What’s A Time-Slip Novel?

The other day, when I was asked on Goodreads’ Ask An Author, “Where did you get the designation “time slip? I’ve not seen that before,” I was reminded that I hadn’t seen that term either before I published my debut novel, A CRY FROM THE DEEP

No, I didn’t know about time slip, only time travel. I’d read Diana Gabaldon’s novel, OUTLANDER, and in fact, an old movie—I’ll Never Forget Youabout a scientist who goes back in time and falls in love—inspired me to write my story.

Time SlipI first learned about time slip from David Burnett, of The Kindle Book Review. He had emailed me and told me he couldn’t find my book online to post his review.  He had received an e-book in advance of my publishing date, one of a number I had sent out on spec. (My plan was to have reviewers in place so that when my novel went on sale, the reading public would have some idea of what they were getting.)

I wrote David back, telling him that my book wasn’t published yet, but would be soon, and would he mind if I contacted him when it came out, so that he could post his review? At that point, I had no idea of what he might say, but my thinking was a review was better than no review. And those who are starting out with their debut novels know how important reviews are.

David replied, “You better let me know as I’m giving you a five star review.” Now, how wonderful is that?

When my book was published on Oct. 15, 2014, and David posted his review, I noted that he mentioned, “in a time slip novel”, etc. etc.  His term time slip both delighted and surprised me, as I hadn’t known there was such an entity.

Though a time travel story inspired my romantic mystery, I had used time in a different way. My protagonist, Catherine Fitzgerald, dips into the past for brief periods, in other words,  she slips in and out and out of time quickly and briefly, each time slip triggered by an image, a scene, or an object. How I  came up with that, I have no idea, but I do believe that Catherine had a say in it.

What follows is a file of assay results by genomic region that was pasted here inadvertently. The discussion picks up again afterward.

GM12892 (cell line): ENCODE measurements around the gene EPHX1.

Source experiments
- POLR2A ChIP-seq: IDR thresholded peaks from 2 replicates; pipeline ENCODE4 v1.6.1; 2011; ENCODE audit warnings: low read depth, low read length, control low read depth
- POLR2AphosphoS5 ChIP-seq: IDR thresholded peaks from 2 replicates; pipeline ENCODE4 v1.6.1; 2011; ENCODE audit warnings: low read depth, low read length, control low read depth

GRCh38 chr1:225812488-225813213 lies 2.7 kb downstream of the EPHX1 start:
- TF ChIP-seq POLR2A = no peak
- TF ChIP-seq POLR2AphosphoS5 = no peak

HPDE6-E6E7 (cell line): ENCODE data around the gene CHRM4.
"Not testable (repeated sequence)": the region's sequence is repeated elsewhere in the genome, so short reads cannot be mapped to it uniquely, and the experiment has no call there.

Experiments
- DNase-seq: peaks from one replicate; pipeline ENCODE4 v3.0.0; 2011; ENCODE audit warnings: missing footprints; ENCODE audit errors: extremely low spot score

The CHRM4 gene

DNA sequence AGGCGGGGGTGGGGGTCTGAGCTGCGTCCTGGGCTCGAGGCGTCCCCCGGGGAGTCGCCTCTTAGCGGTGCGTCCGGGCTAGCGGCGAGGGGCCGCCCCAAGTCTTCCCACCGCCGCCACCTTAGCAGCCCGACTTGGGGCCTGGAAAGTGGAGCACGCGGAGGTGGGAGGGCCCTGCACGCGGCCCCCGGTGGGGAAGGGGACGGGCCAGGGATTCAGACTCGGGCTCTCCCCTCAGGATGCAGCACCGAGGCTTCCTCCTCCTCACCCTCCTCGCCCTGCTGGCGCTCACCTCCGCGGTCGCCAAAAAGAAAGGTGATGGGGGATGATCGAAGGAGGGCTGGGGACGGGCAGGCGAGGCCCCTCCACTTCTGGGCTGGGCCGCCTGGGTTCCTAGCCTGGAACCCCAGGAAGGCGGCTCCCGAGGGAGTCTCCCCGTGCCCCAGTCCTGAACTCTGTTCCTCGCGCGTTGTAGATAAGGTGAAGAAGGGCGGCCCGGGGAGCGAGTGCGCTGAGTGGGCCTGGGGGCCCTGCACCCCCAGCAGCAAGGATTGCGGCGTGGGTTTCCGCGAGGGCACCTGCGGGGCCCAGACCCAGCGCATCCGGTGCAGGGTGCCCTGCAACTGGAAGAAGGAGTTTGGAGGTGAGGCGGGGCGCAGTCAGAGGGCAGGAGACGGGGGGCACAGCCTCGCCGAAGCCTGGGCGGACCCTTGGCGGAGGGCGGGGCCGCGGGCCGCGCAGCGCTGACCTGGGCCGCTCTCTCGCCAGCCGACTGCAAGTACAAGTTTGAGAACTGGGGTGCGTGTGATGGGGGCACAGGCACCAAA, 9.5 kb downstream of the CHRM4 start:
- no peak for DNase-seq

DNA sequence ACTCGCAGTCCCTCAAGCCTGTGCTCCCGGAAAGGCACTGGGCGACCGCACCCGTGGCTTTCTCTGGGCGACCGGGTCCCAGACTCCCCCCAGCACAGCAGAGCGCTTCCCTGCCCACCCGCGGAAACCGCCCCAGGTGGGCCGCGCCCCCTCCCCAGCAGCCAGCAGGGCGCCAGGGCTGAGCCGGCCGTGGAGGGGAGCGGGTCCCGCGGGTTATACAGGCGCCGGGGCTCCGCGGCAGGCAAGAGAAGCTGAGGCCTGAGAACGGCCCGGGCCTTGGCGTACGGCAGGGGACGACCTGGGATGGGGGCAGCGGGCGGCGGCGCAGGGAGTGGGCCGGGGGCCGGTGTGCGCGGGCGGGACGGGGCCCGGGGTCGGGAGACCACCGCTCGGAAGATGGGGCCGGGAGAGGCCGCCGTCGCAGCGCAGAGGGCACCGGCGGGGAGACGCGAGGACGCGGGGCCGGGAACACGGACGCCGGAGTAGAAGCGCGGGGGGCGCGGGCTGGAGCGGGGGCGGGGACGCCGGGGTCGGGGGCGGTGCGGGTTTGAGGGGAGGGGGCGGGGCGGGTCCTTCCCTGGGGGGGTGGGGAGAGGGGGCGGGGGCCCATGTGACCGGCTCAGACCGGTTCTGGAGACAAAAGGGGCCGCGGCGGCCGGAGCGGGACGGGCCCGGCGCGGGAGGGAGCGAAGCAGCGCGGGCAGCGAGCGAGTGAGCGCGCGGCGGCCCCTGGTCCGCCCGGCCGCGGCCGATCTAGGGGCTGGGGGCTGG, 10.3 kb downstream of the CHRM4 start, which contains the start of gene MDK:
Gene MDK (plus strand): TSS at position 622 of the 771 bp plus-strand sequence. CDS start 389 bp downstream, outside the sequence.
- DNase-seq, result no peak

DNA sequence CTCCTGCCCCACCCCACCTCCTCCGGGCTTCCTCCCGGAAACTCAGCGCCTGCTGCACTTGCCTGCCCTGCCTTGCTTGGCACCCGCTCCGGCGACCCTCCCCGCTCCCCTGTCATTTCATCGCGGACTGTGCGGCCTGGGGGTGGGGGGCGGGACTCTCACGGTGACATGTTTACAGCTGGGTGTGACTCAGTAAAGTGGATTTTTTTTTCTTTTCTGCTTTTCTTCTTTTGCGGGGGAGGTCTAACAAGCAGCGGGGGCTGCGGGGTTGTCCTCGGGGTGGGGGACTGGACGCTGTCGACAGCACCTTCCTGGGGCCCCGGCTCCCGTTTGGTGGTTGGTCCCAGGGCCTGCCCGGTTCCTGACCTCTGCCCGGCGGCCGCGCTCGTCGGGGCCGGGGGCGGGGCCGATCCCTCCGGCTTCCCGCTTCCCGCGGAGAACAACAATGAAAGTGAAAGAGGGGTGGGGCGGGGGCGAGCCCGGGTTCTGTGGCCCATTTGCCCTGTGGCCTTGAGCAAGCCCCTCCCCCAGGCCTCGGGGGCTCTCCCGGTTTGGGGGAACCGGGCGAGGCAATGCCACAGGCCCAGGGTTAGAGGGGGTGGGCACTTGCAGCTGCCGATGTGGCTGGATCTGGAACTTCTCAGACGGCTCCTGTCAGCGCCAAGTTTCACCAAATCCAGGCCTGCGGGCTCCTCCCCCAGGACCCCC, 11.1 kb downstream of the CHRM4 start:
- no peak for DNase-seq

That is why I had such joy writing this story, as the characters spoke to me on occasion. And if you think that’s crazy, ask any writer. When you’re in the zone, the characters come to life and give direction. In fact, I had so much fun telling this tale, that I’ve now begun to write a time travel Y/A novel. I hope I can manage to finish this one, as it’s kind of personal.

For more on time slip, see Wikipedia.

Have you heard about time-slip stories before? And if so, can you recommend any? And thank you in advance for any comments. Always love to hear from readers.

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Cuba and Hemingway

Having just returned from two weeks in Havana, I have so many stories bubbling in my head. One of them has to do with Nobel prize-winning author, Ernest Hemingway. There are tours given by a number of operators to all of his haunts: the bars he frequented, the hotel room where he wrote, and his home outside of Havana.

It’s not surprising that he’s so revered by OldmanseaCubans. He loved the country and the people so much that when he won the Nobel prize for his novel, The Old Man And The Sea, he gave his award to the Cuban people for inspiring his  story.

Essentially, this book is about an old fisherman, a young boy and a fish; but it’s more than that. It’s about the power of the human spirit to keep going despite all odds. It’s also about the dignity of nature and old age.

To honour the writer, the fishermen of Cojimar—the little fishing village where Hemingway liked to hang out and drink with the locals—raised money for P1030741a bronze sculpture of Hemingway, which now sits in the bar, Floridita, where he liked to drink daiquiris.  

Hemingway was a man, larger than life itself. He bravely re-imagined how to tell a story by trimming unnecessary adverbs and adjectives. He got inside his character’s heads and gave us the inner dialogue we all have as we travel the ups and downs of daily living.

I  was surprised to discover that there were no chapters in The Old Man And The Sea, and yet, I didn’t feel like I was waiting for a break so that I could stop reading until the next time. Also, the storyline wasn’t one I would’ve ordinarily picked up, but once I started, I was quickly drawn in. And that’s because the subject matter is about life itself, through the mind of an unlikely hero—a fisherman.

P1030642Another stop on our walks through Havana was La Bodeguito del Medio, a tiny bar overwhelmed by tourists waiting for one of the mojitos lined up on the bartender’s bar.

The crowd wasn’t there so much for the drink as it was for the fact that Hemingway used to stop there to drink that particular rum cocktail.  The bar’s walls are covered with signatures, both outside and inside, paying homage I assume to the writer; and on one wall facing the street, is hung a rendering of Morgan Freeman. I suppose he was a fan as well.

While he was in Havana, Hemingway

Hemingway's Typwriter

Hemingway’s Typwriter